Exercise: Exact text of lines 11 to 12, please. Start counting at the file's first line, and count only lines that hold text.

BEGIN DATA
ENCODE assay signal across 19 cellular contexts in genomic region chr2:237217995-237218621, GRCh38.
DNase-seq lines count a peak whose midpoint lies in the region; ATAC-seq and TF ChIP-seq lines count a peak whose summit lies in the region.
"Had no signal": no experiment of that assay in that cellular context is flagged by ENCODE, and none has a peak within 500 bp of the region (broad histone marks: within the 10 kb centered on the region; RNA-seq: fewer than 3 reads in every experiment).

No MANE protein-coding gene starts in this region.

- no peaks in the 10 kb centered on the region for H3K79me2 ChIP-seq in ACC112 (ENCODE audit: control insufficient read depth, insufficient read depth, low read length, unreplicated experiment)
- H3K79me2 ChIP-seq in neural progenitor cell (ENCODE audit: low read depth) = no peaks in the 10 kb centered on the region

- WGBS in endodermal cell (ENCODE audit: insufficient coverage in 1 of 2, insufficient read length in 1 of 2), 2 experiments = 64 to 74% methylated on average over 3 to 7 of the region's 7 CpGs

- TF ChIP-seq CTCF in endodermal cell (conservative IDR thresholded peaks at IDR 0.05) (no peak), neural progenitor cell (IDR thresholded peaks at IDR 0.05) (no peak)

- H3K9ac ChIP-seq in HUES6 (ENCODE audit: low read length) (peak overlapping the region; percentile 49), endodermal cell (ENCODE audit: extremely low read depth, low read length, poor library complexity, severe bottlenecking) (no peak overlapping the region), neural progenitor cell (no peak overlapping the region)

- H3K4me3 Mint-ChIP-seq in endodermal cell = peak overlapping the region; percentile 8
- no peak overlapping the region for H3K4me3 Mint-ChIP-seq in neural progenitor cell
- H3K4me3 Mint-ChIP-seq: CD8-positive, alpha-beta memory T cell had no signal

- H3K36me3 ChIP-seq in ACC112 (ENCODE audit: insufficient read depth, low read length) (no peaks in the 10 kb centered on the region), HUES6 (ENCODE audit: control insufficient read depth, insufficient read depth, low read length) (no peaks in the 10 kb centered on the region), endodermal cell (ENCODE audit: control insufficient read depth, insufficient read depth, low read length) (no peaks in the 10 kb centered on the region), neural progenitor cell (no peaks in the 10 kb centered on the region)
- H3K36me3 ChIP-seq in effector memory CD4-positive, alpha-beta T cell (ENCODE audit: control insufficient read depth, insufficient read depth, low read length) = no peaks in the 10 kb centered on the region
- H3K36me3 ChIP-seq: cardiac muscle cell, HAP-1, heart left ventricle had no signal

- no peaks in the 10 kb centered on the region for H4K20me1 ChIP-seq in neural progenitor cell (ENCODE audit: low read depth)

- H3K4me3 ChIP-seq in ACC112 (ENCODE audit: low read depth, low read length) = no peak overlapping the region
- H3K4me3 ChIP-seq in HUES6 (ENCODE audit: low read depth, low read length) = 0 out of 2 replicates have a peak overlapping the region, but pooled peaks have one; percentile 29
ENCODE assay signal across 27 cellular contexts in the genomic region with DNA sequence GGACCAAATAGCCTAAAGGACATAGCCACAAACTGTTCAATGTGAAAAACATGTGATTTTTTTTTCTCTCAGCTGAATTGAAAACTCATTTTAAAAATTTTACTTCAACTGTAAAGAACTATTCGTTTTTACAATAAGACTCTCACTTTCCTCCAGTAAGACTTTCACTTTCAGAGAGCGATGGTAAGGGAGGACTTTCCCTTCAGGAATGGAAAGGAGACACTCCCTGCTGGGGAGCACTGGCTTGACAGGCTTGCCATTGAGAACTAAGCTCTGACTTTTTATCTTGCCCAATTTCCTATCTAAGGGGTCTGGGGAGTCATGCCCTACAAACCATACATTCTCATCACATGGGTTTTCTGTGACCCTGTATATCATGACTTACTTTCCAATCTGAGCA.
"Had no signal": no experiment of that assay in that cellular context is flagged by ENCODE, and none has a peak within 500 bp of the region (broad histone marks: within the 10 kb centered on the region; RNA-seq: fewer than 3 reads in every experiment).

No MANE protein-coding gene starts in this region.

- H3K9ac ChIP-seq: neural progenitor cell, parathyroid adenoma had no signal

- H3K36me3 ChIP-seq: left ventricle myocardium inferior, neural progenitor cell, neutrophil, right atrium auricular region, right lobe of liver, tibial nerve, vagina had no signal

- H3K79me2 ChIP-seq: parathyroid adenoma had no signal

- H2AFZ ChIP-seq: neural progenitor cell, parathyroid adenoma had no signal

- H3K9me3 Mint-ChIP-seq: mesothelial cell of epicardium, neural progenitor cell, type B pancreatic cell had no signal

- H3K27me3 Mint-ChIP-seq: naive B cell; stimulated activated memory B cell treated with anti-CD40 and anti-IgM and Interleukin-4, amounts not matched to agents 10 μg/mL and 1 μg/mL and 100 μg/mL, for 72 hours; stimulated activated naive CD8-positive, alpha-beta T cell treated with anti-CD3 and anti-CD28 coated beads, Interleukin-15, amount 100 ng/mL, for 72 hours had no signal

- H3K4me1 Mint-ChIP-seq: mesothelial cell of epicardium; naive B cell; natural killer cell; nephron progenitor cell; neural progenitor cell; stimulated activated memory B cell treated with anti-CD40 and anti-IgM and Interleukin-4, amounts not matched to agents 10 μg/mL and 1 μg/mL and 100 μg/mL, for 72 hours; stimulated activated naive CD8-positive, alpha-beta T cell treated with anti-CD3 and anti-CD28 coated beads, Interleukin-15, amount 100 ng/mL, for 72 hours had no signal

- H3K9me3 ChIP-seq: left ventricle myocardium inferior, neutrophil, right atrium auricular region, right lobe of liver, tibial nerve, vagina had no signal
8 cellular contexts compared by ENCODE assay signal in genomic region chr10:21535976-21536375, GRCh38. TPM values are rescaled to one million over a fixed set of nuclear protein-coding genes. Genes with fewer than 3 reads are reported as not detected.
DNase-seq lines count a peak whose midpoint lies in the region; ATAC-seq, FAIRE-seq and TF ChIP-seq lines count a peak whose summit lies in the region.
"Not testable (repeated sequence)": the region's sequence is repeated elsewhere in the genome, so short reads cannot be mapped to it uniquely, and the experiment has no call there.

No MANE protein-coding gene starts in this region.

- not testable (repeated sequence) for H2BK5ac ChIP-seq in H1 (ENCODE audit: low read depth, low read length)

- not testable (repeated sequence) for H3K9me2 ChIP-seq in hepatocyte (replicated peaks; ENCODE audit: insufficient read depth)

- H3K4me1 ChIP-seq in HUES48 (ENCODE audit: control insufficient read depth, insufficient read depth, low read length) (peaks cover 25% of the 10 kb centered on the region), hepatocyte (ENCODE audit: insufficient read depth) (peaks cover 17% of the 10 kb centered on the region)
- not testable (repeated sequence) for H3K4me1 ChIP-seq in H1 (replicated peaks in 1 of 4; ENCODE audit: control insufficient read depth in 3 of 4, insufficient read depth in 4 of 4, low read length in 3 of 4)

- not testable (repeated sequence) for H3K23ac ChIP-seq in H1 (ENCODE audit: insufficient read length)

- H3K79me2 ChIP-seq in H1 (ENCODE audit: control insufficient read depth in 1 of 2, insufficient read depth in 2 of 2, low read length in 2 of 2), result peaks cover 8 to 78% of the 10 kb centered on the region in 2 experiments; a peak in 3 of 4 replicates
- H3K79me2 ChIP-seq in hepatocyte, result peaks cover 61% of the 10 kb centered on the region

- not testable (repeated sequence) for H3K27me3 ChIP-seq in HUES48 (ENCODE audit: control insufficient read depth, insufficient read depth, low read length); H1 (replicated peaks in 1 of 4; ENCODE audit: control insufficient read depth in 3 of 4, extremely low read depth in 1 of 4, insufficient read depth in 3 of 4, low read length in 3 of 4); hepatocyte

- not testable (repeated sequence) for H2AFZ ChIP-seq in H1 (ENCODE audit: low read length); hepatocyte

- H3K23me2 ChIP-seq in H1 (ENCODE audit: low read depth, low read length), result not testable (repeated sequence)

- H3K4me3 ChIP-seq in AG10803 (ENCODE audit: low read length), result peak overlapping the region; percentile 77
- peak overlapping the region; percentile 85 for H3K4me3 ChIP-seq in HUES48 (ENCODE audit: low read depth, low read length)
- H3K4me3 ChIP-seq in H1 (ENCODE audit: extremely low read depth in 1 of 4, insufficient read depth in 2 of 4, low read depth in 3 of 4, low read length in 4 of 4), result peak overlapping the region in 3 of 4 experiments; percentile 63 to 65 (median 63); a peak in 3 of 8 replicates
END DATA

- no peak overlapping the region for H3K4me3 Mint-ChIP-seq in neural progenitor cell
- H3K4me3 Mint-ChIP-seq: CD8-positive, alpha-beta memory T cell had no signal